2014 Pulse Ox Lobby Day Rhode Island

Congenital heart disease survivors and advocates in 2014 with then-governor Lincoln Chafee.

Rhode Island is now among the nearly 40 states that require hospitals to screen newborns for congenital heart defects using pulse oximetry.

The American Heart Association announced last Wednesday that a regulation adopted last August by the Rhode Island Department of Health will include pulse oximetry among the state’s mandatory newborn screening tests.

All the state’s newborns — about 11,000 each year — will get a pulse oximetry test beginning July 1.

“We appreciate the Department of Health’s commitment to protecting the Ocean State’s tiniest hearts,” said Brian Silver, M.D., president of the AHA’s Rhode Island board of directors. “Rhode Island is proud to join [other] states that already require this lifesaving screening.”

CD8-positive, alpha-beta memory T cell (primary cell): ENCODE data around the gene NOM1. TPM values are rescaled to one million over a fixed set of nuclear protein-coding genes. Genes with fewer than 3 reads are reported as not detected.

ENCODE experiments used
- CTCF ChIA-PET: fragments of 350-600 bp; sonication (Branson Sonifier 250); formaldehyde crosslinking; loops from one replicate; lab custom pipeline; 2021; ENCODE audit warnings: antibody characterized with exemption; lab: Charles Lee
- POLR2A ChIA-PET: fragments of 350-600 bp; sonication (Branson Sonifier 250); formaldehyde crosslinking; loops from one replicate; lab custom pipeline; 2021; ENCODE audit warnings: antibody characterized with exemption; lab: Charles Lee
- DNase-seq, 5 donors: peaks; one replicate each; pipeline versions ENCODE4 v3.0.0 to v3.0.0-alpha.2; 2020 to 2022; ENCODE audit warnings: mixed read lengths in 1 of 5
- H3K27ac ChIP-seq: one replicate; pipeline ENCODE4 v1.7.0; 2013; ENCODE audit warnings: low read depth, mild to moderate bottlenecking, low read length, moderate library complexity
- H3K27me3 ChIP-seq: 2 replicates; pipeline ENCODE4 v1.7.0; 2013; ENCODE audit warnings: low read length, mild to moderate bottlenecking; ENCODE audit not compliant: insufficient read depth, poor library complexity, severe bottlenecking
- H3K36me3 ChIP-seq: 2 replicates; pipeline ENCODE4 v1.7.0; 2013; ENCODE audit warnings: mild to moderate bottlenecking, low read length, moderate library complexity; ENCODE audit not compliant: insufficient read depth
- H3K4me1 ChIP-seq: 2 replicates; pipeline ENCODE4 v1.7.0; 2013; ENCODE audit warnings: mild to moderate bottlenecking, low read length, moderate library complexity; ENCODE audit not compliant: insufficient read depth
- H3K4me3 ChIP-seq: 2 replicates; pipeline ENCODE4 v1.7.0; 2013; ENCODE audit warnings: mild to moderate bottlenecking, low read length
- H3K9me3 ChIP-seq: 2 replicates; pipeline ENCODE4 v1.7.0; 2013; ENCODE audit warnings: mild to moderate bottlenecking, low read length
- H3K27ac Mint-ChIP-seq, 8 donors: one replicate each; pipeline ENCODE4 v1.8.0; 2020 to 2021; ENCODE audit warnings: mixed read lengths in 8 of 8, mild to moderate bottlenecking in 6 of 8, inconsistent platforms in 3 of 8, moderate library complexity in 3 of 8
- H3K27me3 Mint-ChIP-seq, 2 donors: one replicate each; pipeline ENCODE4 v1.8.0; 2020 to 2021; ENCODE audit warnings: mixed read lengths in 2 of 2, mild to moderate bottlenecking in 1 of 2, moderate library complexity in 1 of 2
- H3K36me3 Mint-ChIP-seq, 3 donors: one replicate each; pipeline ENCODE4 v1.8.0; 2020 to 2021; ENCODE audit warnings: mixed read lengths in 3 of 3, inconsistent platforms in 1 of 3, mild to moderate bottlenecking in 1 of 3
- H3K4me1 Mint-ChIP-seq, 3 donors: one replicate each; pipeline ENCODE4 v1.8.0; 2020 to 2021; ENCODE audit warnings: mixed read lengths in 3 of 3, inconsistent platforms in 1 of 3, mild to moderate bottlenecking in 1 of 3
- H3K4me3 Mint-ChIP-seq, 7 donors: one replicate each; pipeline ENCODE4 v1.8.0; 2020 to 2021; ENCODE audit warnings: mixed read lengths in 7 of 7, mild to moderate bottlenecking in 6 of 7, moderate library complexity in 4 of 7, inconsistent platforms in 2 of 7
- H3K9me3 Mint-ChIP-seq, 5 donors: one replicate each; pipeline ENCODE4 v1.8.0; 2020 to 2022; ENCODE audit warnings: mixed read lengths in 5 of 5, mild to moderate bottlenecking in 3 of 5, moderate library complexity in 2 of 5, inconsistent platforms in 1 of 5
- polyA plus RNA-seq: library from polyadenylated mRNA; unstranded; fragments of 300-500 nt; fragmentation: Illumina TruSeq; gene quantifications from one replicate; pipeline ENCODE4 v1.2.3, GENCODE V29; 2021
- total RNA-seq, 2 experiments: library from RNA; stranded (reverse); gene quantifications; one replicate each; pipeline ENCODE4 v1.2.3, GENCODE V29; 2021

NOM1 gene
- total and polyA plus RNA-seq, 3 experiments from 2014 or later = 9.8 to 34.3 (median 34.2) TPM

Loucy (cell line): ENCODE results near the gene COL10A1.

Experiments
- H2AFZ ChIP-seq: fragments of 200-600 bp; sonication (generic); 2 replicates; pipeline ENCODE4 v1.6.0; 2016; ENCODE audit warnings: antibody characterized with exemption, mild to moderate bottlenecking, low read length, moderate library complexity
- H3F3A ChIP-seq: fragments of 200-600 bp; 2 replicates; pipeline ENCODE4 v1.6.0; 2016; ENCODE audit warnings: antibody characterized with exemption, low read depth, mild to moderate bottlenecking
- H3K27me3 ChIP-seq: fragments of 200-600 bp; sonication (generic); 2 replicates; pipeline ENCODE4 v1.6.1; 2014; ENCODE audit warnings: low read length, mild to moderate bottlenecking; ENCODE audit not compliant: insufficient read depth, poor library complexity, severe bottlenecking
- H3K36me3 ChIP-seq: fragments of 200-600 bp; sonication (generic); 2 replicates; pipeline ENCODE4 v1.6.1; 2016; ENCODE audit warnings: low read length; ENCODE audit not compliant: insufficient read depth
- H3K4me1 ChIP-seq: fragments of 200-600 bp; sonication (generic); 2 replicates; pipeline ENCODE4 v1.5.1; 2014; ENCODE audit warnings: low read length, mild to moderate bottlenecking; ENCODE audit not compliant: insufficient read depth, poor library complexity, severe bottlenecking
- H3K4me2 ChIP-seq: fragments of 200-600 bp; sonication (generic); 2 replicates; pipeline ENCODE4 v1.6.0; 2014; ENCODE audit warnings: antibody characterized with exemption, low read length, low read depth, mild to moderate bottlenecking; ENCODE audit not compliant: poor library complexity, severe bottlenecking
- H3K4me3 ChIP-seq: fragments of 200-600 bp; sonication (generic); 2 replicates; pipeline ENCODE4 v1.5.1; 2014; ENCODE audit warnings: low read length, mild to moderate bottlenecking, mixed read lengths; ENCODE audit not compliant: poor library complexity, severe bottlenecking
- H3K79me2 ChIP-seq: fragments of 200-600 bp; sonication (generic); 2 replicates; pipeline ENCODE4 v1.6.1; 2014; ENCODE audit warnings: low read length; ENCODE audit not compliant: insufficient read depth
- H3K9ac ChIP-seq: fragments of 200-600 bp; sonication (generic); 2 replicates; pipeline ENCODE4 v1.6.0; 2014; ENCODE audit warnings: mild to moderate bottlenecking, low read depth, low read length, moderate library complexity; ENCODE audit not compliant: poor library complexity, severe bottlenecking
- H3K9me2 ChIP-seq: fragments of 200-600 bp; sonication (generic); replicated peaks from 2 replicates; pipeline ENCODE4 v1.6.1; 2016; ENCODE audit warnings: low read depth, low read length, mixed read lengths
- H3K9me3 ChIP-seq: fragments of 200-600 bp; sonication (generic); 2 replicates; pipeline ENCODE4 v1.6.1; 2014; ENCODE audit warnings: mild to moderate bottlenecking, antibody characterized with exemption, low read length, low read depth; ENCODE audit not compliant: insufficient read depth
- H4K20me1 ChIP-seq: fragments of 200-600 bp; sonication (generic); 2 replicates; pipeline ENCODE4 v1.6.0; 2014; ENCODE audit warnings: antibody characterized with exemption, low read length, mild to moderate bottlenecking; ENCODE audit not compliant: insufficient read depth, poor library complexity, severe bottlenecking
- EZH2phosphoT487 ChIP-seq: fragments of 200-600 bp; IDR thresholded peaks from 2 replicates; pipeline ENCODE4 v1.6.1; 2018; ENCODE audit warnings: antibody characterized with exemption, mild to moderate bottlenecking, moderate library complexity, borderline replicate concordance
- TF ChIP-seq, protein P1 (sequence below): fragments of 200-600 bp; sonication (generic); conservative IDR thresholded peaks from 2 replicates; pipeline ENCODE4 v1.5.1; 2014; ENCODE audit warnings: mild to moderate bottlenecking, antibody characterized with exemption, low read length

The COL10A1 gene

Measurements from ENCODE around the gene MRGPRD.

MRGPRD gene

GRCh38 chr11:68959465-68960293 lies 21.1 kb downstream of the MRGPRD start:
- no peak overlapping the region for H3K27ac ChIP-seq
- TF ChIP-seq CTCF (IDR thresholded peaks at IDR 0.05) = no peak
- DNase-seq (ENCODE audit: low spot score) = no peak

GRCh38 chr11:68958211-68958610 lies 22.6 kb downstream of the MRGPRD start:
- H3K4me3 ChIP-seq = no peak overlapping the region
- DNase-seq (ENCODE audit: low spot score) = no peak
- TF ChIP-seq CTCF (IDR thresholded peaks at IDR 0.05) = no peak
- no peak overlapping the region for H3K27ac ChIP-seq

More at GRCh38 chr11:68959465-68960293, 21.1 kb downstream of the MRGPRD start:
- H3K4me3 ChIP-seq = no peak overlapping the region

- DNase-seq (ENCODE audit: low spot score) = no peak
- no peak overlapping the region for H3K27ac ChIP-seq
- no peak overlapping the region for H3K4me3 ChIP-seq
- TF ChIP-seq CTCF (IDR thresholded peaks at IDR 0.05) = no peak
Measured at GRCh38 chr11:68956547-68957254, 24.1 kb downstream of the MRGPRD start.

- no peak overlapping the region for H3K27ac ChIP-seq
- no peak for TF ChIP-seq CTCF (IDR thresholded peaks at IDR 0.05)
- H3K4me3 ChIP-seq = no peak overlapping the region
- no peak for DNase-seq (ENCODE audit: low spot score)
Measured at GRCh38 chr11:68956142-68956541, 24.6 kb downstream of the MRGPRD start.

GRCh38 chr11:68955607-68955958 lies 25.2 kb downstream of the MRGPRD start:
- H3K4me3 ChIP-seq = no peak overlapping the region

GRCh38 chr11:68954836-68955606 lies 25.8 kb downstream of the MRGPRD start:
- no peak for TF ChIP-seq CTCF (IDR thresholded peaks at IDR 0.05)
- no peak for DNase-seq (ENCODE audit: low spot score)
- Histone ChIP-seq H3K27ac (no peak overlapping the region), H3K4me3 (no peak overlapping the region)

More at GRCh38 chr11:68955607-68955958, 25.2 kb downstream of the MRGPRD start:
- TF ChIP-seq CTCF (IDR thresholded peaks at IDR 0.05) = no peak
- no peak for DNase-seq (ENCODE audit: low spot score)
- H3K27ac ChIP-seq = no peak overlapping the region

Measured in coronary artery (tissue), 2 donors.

About 1 percent of babies are born with a congenital heart defect, about 40,000 a year out of four million live births, according to the Centers for Disease Control and Prevention. These defects are heart problems that are present at birth, including holes in the heart, narrowed or leaky valves and malformed or missing vessels and heart chambers.

Pulse oximetry is a highly effective, painless test that looks for life-threatening heart defects that might otherwise go undetected. It takes only 45 seconds and costs less than $4, according to the AHA.

The test measures blood oxygen levels using sensors placed on a newborn’s hand and foot. If levels are too low, more tests can be done.

The AHA and its partners continue to push for pulse ox screening mandates in states such as Hawaii and Colorado, where legislation is currently pending.

Photo courtesy of Megan Tucker